Grant Thornton calls upon the Government to protect R&D tax incentive schemes for all businesses

Released: Thursday 17th March 2011

The Government must protect the incentive schemes that encourage investment in research and development “across the board”, says leading business and financial advisers Grant Thornton, and not be tempted by the findings of the Dyson report to restrict tax benefits to a specific sector or type of technology in this month’s Budget.
Grant Thornton says that R&D tax credit provides a clear and demonstrable incentive to invest in innovation, which is vital to the UK and Scottish economy. Suggestions that the Government might scale down this benefit by restricting its availability to ‘high-tech’ organisations, as put forward by Sir James Dyson, is causing concern.
Neil McInnes for Grant Thornton in Scotland goes on to say that while finance remains one of the biggest challenges for Scottish companies, R&D tax credits enable many SMEs and start-ups to maintain a sustained R&D programme.
He says:

“The UK cannot afford to lose the benefits of what it has already invested in R&D. The current system has been in place for ten years and we are seeing clear benefits as the knowledge and take-up of the relief continues to expand.
“Restricting it now to high-tech companies as suggested in the Dyson report, or withdrawing it from those that allocate only a small proportion of their overall spend to R&D would be destructive.
“If innovation is to drive future income for the UK we believe it should be incentivised across the board,regardless of the shape and size of the investing company and that relief should not be limited by yet more conditions.
“Any company which undertakes innovation as part of its business is adding something valuable to our economy and we believe this should continue to be supported.”


Further to the publication of the Dyson report in March 2010 the Government launched a consultation into the taxation of innovation and intellectual property, responses on which closed on 22 February 2011. Neil McInnes’ comments follow a series of workshops and interviews with Grant Thornton clients on the consultation, which highlighted that R&D tax relief is valued by companies with the principle of providing support for innovative companies through the tax system fundamentally popular.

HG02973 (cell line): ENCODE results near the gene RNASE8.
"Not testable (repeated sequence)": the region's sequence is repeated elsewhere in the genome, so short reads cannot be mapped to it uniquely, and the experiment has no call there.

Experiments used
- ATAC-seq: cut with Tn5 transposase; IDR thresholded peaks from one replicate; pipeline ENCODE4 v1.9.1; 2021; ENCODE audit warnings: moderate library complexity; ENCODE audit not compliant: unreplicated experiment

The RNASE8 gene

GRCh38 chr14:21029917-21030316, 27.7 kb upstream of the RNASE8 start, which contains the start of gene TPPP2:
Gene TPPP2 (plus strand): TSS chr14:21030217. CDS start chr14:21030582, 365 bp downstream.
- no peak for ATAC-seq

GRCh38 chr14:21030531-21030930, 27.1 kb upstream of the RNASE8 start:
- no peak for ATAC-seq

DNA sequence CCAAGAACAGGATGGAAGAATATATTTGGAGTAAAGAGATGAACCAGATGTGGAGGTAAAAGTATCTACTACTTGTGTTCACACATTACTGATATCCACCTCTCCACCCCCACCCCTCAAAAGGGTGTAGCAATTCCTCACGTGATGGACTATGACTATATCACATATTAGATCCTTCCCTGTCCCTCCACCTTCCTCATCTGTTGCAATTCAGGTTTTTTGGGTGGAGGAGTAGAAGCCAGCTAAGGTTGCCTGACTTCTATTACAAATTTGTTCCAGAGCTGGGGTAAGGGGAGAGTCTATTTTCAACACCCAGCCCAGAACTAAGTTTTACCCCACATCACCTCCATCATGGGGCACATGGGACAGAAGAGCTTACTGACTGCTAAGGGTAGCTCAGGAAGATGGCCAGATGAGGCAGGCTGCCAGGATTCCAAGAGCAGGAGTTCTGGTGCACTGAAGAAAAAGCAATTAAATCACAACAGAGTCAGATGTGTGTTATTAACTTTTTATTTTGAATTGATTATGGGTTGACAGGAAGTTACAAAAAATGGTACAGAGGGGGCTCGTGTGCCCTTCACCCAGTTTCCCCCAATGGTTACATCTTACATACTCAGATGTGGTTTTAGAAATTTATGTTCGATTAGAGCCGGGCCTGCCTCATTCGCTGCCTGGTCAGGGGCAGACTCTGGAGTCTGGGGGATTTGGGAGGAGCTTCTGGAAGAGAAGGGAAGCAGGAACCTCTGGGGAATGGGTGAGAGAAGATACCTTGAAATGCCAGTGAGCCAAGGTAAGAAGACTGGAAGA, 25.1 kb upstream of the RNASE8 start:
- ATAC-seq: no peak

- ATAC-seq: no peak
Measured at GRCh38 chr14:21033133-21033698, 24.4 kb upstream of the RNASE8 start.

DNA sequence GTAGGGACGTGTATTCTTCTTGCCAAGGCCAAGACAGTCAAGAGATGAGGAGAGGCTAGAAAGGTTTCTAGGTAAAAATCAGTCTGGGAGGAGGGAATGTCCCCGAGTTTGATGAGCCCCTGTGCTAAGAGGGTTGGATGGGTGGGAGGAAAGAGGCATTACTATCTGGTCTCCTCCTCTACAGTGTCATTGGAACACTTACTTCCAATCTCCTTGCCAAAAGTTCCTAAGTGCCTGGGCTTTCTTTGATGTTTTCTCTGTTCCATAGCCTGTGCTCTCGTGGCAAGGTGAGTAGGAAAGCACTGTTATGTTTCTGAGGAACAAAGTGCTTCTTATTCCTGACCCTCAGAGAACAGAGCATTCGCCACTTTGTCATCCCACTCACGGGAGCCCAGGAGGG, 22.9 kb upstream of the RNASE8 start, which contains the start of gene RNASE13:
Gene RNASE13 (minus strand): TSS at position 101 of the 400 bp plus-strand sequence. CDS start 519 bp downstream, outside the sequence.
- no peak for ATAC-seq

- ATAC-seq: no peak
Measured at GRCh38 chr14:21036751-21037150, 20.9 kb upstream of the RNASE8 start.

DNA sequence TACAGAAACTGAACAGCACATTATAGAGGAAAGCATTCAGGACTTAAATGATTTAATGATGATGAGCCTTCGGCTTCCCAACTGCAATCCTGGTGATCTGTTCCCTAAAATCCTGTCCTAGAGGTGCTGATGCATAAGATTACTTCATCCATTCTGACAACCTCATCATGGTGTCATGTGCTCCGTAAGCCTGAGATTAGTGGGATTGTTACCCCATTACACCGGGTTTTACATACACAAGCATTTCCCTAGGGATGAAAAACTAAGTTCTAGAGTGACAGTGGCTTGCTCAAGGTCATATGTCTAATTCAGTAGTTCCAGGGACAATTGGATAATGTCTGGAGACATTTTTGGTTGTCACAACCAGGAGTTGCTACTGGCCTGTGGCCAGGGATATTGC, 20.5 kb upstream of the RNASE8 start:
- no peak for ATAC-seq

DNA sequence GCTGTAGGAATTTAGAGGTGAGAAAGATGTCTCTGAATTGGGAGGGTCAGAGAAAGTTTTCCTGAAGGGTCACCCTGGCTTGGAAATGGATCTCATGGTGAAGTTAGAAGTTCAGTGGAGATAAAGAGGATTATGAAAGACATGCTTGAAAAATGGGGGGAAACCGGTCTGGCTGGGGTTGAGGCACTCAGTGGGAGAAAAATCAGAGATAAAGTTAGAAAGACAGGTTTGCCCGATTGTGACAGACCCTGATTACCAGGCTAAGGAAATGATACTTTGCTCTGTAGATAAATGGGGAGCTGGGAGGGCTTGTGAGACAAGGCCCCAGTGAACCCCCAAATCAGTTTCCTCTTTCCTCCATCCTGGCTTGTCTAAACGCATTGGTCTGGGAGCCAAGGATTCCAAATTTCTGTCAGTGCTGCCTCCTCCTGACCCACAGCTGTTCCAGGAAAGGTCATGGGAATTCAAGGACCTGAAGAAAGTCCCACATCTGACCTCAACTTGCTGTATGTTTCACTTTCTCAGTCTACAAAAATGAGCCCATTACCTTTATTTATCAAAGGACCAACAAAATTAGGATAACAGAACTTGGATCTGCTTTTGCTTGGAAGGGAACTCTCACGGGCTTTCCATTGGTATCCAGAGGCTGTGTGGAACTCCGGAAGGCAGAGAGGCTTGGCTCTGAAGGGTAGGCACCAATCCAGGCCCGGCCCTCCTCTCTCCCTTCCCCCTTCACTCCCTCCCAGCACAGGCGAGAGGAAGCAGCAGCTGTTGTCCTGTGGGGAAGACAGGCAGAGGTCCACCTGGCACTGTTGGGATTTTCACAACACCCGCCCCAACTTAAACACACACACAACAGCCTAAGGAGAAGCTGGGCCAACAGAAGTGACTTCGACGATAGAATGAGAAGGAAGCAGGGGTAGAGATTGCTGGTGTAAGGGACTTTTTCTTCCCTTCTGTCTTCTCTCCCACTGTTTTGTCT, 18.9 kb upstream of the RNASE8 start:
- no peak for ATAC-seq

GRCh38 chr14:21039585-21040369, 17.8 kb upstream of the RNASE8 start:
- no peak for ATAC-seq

These discussions also found that larger organisations would be less likely to maintain an R&D presence in the UK without this relief, while SME claimants indicated that the relief is vital in enabling them to maintain R&D investment in the current economic climate.  
He added:



“While against restricting the reliefs to ‘high-tech’, the companies we spoke to believed that if James Dyson's suggestion of increasing the relief to 200% were enacted, this would persuade them to undertake more R&D projects than they do currently.
“If other reliefs are being scaled back, this is an area which is believed to drive positive behavioural changes and as such our clients saw it as a worthwhile area to which to divert funds.
“Geographically mobile companies locate R&D facilities in territories with lower costs and more attractive incentives. Therefore, in the context of the large company scheme in particular, continued and improved investment in the schemes was seen as important in improving the UK's standing as an attractive location in which to base innovative business activity.”


Notes to editor:
Feedback from Grant Thornton’s client consultation included the following proposals: 

  • The Government further examines the rationale for making any changes 'cost neutral'. If additional investment by HM Treasury will lead to increased investment by the private sector, then that may be the more sensible way forward
  • The PAYE and National Insurance cap on the payable tax credit should be removed and the rate of relief should be increased to 200%
  • The reliefs should support all valuable innovation and should not be restricted to 'high tech' companies
  • The rate of relief available to loss making small and medium-sized enterprises (SMEs) should be brought closer in line to the benefits available to profit making companies
  • The categories of qualifying costs should be simplified. In particular, all 'people costs' should be eligible relief, including the full costs of external consultants and benefits in kind
  • Methods providing for earlier payment of the tax credits should be examined   


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